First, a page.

¶ Global solar PV installation for 2015 increased 34% over 2014 numbers, reaching an estimated 59 GW by the end of the year. This, according to preliminary numbers from GTM Research published today. GMT expects the US and China to lead the way towards a total installation of 64 GW in 2016. [CleanTechnica]

President Barack Obama and Senator Harry Reid of Nevada (right) at Nellis Air Force Base. Photo by Pete Souza. Public domain. Wikimedia Commons.

President Barack Obama and Senator Harry Reid of Nevada (right) at Nellis Air Force Base. Photo by Pete Souza. Public domain. Wikimedia Commons.

¶ The Australian renewable energy industry has long struggled to bring its products to apartment dwellers. Now, a trial scheme in Sydney will see solar installed in a multi-unit residence and the electricity sold back to tenants through power-sharing. The technology and legal framework could serve as models. [ABC Online]

¶ Germany imported 54 million tonnes of hard coal in 2015, 4% less than in the previous year, coal importers’ lobby VDKI said. The figure was close to VDKI’s earlier forecasts, which has cited weaker demand from power generators and the steel industry as reasons for the decline. [Hellenic Shipping News Worldwide]

¶ Construction of the world’s largest floating solar power plant, set to cover an area of the Yamakura Dam reservoir the size of 37 football fields, has begun in Japan. The plant, scheduled for completion in March 2018, will generate an estimated 16,170 MWh per year, enough to power approximately 4,970 households. [Newsweek]

Rendering of the 13.7MW plant on the Yamakura Dam reservoir in Chiba Prefecture, Japan

Rendering of the 13.7MW plant on the Yamakura
Dam reservoir in Chiba Prefecture, Japan

¶ The UAE Minister of Energy said during the Abu Dhabi Sustainability Week that he would like the UAE to export renewable power, rather than fossil fuel, to Europe. Experts said this is highly achievable, but only if the UAE implements a climate change and renewable energy policy at the federal level. [Khaleej Times]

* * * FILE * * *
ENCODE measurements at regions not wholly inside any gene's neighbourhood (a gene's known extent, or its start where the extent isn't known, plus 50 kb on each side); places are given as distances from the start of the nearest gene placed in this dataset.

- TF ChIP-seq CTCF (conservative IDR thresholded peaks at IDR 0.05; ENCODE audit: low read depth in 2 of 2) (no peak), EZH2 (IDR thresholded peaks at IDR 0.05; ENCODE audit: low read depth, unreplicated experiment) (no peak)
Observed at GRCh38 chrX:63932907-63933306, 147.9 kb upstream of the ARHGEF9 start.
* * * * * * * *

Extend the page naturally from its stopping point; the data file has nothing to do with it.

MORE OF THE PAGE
¶ Subsidizing Iowa corn is the opposite of fiscal conservatism, but politicians generally find a way to evolve on the subject when they get to Iowa. This year Ted Cruz has hung tough. Perhaps it’s because he’s close to Big Oil, which wants the gas tanks for itself. But whatever the reason, he’s paying the price. [Bismarck Tribune]

¶ A controversial plan to limit carbon dioxide emissions in Oregon that failed a year ago is back, jostling with another ambitious plan from environmental groups and utilities. The new plan would replace the greenhouse gas reduction goals passed in 2007 with a series of enforceable limits. []

Oregon's largest source of greenhouse gases, PGE's Boardman coal plant, will close in 2020. (The Oregonian/Brent Wojahn)

Oregon’s largest source of greenhouse gases, PGE’s Boardman
coal plant, will close in 2020. (The Oregonian/Brent Wojahn)

¶ The Sierra Club says it has launched a new initiative, the #ReadyFor100 campaign, which will challenge 100 cities across the US to commit to 100% clean energy. With 2.4 million members and supporters, the group will harness its grassroots power to urge mayors to commit to 100% clean energy. [North American Windpower]

¶ New York’s governor Andrew Cuomo has directed the public service commission to ensure that the state achieves its goal of 50% renewable energy by 2030. The public service commission has now formally stated that it will expand its plan to include the contributions of the nuclear plants. [World Nuclear News]

January 22 Energy News

January 22, 2016

Science and Technology:

¶ Tens of thousands of dead birds have washed up on the beaches of Alaska’s Prince William Sound, an unexplained mass die-off. They are a sign the ecosystem was being troubled by abnormally warm ocean water off the coast of Alaska, a sign that some experts say may be related to the changing climate. [CNN]

Common Murres. Photo by Richard Crossley. CC BY-SA 3.0 Unported. Wikimedia Commons.

Common Murres are dying. Photo by Richard Crossley.
CC BY-SA 3.0 Unported. Wikimedia Commons.


¶ Companies involved in the RE100 campaign are, on average, halfway toward meeting their 100% renewable energy goals, according to a new report published by The Climate Group and CDP.Those in the information and communication technology sector are, on average, 64% of the way there. [Solar Industry]

¶ Tasmania is in the grip of an energy crisis as drought reduces output from its hydro-electric dams and an undersea power cable, providing up to 40% of its power needs from Victoria, is shut down. The Communications Electrical and Plumbing Union secretary blames the government’s anti-renewable policies. [Green Left Weekly]